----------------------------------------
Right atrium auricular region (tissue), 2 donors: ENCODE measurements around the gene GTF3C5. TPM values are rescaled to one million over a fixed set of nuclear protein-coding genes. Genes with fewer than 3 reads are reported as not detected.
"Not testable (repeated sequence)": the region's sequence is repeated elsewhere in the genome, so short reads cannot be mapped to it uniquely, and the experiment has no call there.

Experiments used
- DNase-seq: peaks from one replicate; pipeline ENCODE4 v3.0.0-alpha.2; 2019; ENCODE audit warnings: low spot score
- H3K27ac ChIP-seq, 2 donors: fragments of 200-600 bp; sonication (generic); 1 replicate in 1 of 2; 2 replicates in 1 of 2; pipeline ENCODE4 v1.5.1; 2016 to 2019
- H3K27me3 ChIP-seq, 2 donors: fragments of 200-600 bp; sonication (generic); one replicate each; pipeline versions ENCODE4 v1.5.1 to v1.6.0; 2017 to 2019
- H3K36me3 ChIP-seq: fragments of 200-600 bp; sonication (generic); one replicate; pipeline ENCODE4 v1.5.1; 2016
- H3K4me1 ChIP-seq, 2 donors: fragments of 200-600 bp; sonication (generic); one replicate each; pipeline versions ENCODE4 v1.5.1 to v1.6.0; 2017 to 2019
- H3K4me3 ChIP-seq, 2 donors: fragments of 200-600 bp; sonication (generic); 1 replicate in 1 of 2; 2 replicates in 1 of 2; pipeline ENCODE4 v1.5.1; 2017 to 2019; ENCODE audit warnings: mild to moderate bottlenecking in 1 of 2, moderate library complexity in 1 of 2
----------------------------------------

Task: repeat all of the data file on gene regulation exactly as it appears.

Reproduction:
Right atrium auricular region (tissue), 2 donors: ENCODE measurements around the gene GTF3C5. TPM values are rescaled to one million over a fixed set of nuclear protein-coding genes. Genes with fewer than 3 reads are reported as not detected.
"Not testable (repeated sequence)": the region's sequence is repeated elsewhere in the genome, so short reads cannot be mapped to it uniquely, and the experiment has no call there.

Experiments used
- DNase-seq: peaks from one replicate; pipeline ENCODE4 v3.0.0-alpha.2; 2019; ENCODE audit warnings: low spot score
- H3K27ac ChIP-seq, 2 donors: fragments of 200-600 bp; sonication (generic); 1 replicate in 1 of 2; 2 replicates in 1 of 2; pipeline ENCODE4 v1.5.1; 2016 to 2019
- H3K27me3 ChIP-seq, 2 donors: fragments of 200-600 bp; sonication (generic); one replicate each; pipeline versions ENCODE4 v1.5.1 to v1.6.0; 2017 to 2019
- H3K36me3 ChIP-seq: fragments of 200-600 bp; sonication (generic); one replicate; pipeline ENCODE4 v1.5.1; 2016
- H3K4me1 ChIP-seq, 2 donors: fragments of 200-600 bp; sonication (generic); one replicate each; pipeline versions ENCODE4 v1.5.1 to v1.6.0; 2017 to 2019
- H3K4me3 ChIP-seq, 2 donors: fragments of 200-600 bp; sonication (generic); 1 replicate in 1 of 2; 2 replicates in 1 of 2; pipeline ENCODE4 v1.5.1; 2017 to 2019; ENCODE audit warnings: mild to moderate bottlenecking in 1 of 2, moderate library complexity in 1 of 2